I'm taking the day of for the holiday. Enjoy your day and remember to take time to honor our fallen and currently serving heroes. Back next week!
Monday, May 24, 2021
Nathan “Nearest” Green was a slave whose services as a distiller were rented out to a Tennessee preacher, Dan Call, in the 1850s. It was Green, research by black author Fawn Weaver shows, who mentored Call’s protege, Jack Daniel, in the making of the famous spirit that would bear his name.
While he went on to serve as Jack Daniel’s first master distiller and, as a free man, became prosperous in his own right, Green’s contributions have largely been missing from the company’s success story, even as they remain common knowledge in Lynchburg, Tennessee, Ms. Weaver said.
“To this day I don’t know how Nearest ended up being hidden. I really don’t,” she told the Mail. “Because when Jack was alive he never hid him. When Jack’s descendants ran the distillery, they never hid who he was or what he did. The relationship between Jack’s descendants and Nearest’s descendants were one that was rare between blacks and whites. They would’ve stood out. In Lynchburg, they always knew.”
Ms. Weaver said that her research shows that Daniel and Green’s business relationship was remarkable for its mutual respect across racial barriers, particularly for the time. “His family was fully integrated after the Civil War. Jack and his family did not see a difference between Nearest and his family and their own,” she told the Mail.
Indeed, the closeness between the Green and Daniel families is recognized in the name of the new whiskey label, Uncle Nearest 1856 Premium Whiskey.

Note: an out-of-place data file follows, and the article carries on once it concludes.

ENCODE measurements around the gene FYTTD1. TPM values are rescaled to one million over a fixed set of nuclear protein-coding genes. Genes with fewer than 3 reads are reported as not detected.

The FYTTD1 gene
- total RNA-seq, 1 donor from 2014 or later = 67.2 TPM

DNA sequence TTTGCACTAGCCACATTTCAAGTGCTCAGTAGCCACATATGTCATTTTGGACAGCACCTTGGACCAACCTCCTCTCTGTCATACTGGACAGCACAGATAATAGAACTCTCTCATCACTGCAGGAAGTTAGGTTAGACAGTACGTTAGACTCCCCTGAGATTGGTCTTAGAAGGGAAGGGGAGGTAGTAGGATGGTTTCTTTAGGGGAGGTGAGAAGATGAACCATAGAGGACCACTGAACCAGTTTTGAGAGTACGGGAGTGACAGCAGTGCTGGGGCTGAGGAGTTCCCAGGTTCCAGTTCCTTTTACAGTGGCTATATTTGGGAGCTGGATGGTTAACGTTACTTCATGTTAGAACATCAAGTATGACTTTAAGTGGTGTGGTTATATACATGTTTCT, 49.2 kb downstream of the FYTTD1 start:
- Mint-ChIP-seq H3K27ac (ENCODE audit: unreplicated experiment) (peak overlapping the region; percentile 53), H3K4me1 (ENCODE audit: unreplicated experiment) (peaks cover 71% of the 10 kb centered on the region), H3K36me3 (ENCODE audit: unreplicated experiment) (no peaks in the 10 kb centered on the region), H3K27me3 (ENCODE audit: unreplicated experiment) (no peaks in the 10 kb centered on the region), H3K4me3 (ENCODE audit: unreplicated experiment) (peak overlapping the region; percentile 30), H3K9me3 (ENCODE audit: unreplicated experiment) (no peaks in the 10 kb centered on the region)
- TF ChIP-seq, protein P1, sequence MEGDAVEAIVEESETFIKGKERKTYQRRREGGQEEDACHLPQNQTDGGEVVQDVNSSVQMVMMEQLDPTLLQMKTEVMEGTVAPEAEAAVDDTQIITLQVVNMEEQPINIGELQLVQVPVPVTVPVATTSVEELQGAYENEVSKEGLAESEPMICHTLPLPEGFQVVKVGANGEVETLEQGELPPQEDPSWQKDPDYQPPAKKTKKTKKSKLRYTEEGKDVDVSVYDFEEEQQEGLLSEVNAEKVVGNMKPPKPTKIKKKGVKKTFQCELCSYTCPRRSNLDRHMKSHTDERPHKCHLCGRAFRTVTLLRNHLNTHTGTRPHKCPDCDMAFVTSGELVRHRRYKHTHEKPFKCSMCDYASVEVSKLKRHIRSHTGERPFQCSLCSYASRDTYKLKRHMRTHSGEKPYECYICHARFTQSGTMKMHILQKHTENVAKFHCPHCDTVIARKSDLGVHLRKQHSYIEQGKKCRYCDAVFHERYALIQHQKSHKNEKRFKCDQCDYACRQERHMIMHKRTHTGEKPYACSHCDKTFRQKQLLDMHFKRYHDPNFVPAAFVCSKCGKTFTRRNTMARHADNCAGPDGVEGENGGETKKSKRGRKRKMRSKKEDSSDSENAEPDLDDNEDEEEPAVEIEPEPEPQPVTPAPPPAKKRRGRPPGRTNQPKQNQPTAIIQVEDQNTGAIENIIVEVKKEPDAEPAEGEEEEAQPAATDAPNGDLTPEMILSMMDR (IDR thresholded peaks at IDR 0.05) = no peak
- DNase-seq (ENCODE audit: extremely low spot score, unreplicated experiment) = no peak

The name refers to a southern tradition of “referring to teachers, mentors or others close to a family as ‘uncle, aunt or cousin’ out of respect,” the Mail reported.
“If you are in Lynchburg, everyone calls each other uncle, aunt, cousin so and so, whether you’re black or white,” Ms. Weaver said.
For more information on Nathan "Nearest" Green, check out Wikipedia.
I'd never heard of Nathan "Nearest" Green, had you? Thanks for visiting and have a great week!
Monday, May 17, 2021
It's said that truth is stranger than fiction. So perhaps that translates to a fictional work becoming a sensational bestseller, or a movie becoming a spectacular box office smash, when based on a true story.
Last week, I posted the scandalous account of mobster Johnny Stompanato's death. He was the abusive boyfriend of Lana Turner, who ended up dying at the hands of her fourteen year old daughter, Cheryl Crane.
That murder transpired in 1958. By 1962, Harold Robbins had penned the novel, Where Love Has Gone, loosely based on the Turner /Stompanato scandal. By 1964, a feature film was released under the same title, starring grand dame Bette Davis, tempestuous Susan Hayward and sultry Joey Heatherton.
The plot is a little more involved than the scandal it's actually based on, but you have to have something to fill up the pages of a book, or the time on the big screen! I haven't seen Where Love Has Gone, but it is now on my to watch list!
Courtesy of Wikipedia, here's the plot:
The film begins with headlines stating that 15-year-old Danielle Miller (Joey Heatherton) has murdered a man, Rick Lazich, who was the latest lover of her mother Valerie Hayden (Susan Hayward). Dani's father, Luke Miller (Mike Connors) describes the events that led to the tragedy.